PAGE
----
‘The World That Darwin Never Saw': Scientists Discover 30 New Marine Species in the Galapagos
International marine scientists have discovered 30 new species in the deep waters off the Galapagos Islands of Ecuador, highlighting how unique the ecosystems of the islands are as well as how little we know about the deep sea.
After Charles Darwin first visited in 1835, the Galapagos became famous for their biodiversity and for their endemic species found nowhere else in the world. Darwin, then 26, spent five weeks surveying the archipelago, reported Smithsonian Magazine.
"The natural history of these islands is eminently curious, and well deserves attention," Darwin later said, reported Smithsonian Magazine. "Most of the organic productions are aboriginal creations, found nowhere else."
At the same time, the plants and animals he studied still showed a "marked relationship" to those on the mainland, leading Darwin to form the seeds of his groundbreaking Theory of Evolution, Smithsonian Magazine said. After publishing "On the Origin of Species by Means of Natural Selection" in 1859, Darwin's theories cemented the Galapagos Islands as "hallowed scientific ground," a reputation that continues today, Smithsonian Magazine reported.
The magic is in the isolation. The removed geography of the islands from the rest of the world allowed for and forced species to adapt and evolve over time to survive their unique habitats on each island, according to WWF and Discovering Galapagos.
Even today, as conditions change, animals and plants continue to develop into new hybrids and species, adding to the islands' rich history. In 2017, a population of finches on the islands were discovered in the process of becoming a new species, reported BBC. In 2019, scientists found a species of giant tortoise on a remote Galapagos island that they hadn't seen alive for 110 years and that they'd feared extinct, reported AP News. As recently as February of this year, conservationists studied 30 giant tortoises partially descended from two extinct species, AP News reported.
"Evolution, in general, can happen very quickly," said Roger Butlin, a speciation expert talking about the finches, reported the BBC.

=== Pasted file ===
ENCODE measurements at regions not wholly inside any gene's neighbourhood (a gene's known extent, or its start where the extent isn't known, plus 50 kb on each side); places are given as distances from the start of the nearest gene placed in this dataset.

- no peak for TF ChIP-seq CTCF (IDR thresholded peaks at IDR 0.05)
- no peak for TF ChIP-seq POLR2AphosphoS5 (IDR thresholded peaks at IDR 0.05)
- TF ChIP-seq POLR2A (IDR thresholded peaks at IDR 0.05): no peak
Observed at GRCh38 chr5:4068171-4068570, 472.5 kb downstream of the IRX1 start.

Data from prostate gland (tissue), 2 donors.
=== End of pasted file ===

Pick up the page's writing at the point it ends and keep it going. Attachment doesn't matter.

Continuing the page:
In the latest discovery, scientists from the Charles Darwin Foundation (CDF), the Galapagos National Park Directorate, the Ocean Exploration Trust (OET) and an international team of deep-sea experts identified 30 new deep-sea invertebrate species within the Galapagos Marine Reserve. They published their results in the journal Scientific Reports and called their discoveries "the world that Darwin never saw" in a CDF press release.
The species were found on seamounts, underwater mountains that do not break the ocean's surface, the release said. Until recently, these extinct volcanoes and the flourishing communities of organisms that live on them were largely unexplored.
"The deep-sea remains as earth's last frontier, and this study provides a sneak-peak into the least known communities of the Galapagos Islands," marine scientist and study leader Pelayo Salinas de León said, reported Yahoo!
Researchers measured and observed specimens collected during one of the ROV dives. Ocean Exploration Trust / Nautilus Live
Expedition crews used state-of-the-art Remote Operated Vehicles (ROVs) to explore up to depths of 3400 meters, the CDF release said. According to the release and Science Times, the new species of marine life include:
- 10 new species of bamboo corals and four new octocorals, including the first giant solitary soft coral in the Tropical Eastern Pacific;
- 1 new species of brittle star;
- 11 new sponge species; and
- 4 new species of squat lobsters.
"The many discoveries made on this expedition showcase the importance of deep-sea exploration to developing an understanding of our oceans…" OET Chief Scientist Nicole Raineault said, the CDF release stated.
According to Science Times and National Geographic, the Galapagos Marine Reserve protects these seamounts from fishing activity and deep-sea mining. The discovery came after Ecuador raised concerns about a massive Chinese fishing fleet operating on the edge of the Galapagos' protected waters, reported Al Jazeera.